poor law

The end of the 1830s was tough in Colne for working people and those in search of a job. I’ve already mentioned one account of the poverty in the town and this no doubt contributed to the troubles that hit at the end of the decade. This picture of economic hardship and of a volatile population reluctant to be ruled is born out by the problems experienced by those trying to introduce the terms of the Poor Law Amendment Act in the town. The “New Poor Law” aimed to put an end to outdoor relief, whereby those in need received financial assistance from the rates, and replace it with a system with the union workhouse at its cold heart. The only way for paupers to get help under the new rules was to enter the workhouse and live under a regime which was to be deliberately worse (or “less eligible”) than the standard of living of the worse-paid labourer on the outside.

The Act met with stiff resistance in some areas, particularly in the industrialised North. The people of Colne were certainly not keen. Here’s an excerpt from the minutes of one of the early meetings of the Poor Law Guardians of Burnley Union (of which Colne was a part):

“Adverting to the Resolution of the Board at their first meeting in which they expressed their approval of the new Poor Law Act, and pledged themselves to do their best endeavours to carry if into effect – the board now assembled are sorry to have to recommend that no attempt shall be made at present to put the act into operation – A material and unfavourable change in the circumstances of the labouring classes has been for some time taking place, and the Board is of opinion that very severe distress is at present existing without any prospect of early improvement, several of the mills in the district having limited their work to  four days in the week, and they regret to have to state their belief that unfair advantage has been taken of this depressed state of the neighbourhood to excite a hostile feeling among the poor to the introduction of the Act, and they have reason to know this conduct in the opponents of the Bill has been attended with great success insomuch that in some of the Townships of the Union no election of Guardians for the Union has been attempted, and in others such election has been opposed and prevented. The Board is particularly disappointed in having to state that this has been especially the case in the largest township of the union, namely, Colne, where owing principally to the violent proceedings of a stranger in the place, the Revd Mr Bull of Bradford, a very determined feeling has been manifested to take no part in the operations of the union. The present Guardians of that Township are under the necessity of discontinuing their services, and they report to the Board that they believe no other persons will dare to succeed them. These Guardians have produced to the board a placard issued by Mr Bull to the Rate payers of Colne and they think it their duty to transmit a copy of it to the Commissioners and to declare their strong disapproval of it…..”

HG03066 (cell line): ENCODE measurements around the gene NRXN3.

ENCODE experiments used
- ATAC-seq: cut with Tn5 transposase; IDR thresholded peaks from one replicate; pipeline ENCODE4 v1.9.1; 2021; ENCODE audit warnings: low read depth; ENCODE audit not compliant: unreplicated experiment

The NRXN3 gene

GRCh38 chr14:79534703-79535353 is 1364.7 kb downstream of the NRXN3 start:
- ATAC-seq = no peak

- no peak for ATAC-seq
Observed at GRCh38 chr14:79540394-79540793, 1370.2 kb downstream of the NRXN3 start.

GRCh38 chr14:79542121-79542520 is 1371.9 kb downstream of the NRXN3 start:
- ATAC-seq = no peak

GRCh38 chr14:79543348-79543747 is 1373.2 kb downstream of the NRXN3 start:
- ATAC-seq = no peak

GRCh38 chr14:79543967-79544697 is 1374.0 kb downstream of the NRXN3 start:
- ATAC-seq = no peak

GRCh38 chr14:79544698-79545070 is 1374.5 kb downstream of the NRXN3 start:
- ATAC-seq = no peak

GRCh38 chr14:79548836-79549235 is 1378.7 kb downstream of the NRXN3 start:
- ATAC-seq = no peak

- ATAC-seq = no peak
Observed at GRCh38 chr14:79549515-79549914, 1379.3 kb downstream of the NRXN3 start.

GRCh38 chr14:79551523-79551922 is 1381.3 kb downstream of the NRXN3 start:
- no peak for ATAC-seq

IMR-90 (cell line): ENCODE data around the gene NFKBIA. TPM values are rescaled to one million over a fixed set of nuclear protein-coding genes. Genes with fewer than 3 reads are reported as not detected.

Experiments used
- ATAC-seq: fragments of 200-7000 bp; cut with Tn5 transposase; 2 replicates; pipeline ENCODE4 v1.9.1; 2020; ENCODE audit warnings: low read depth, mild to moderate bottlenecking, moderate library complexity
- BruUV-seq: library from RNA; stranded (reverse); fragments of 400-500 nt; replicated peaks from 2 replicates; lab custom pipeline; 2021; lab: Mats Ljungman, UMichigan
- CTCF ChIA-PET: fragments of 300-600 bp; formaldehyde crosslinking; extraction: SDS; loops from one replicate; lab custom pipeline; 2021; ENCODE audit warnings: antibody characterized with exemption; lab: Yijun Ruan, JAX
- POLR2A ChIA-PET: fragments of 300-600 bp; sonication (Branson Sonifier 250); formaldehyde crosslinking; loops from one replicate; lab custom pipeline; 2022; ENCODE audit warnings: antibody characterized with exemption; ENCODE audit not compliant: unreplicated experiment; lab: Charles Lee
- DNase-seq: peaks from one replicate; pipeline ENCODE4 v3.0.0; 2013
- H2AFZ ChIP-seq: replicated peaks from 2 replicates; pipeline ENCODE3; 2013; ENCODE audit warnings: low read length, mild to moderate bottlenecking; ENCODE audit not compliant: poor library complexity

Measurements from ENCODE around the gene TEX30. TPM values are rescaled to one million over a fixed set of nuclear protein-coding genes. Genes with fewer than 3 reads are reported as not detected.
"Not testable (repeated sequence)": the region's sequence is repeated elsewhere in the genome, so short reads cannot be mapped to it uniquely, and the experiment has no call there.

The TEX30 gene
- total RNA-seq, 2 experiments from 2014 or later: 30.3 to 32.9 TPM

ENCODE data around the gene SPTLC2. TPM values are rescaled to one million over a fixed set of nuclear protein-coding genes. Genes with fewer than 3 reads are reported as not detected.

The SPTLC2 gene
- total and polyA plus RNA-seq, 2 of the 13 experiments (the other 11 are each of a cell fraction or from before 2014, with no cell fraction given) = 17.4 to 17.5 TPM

Sources: Burnley Poor Law Union Guardians’ minute book, 1837-1841, pages 12-13 (Lancashire Archives reference PUZ 1/1)

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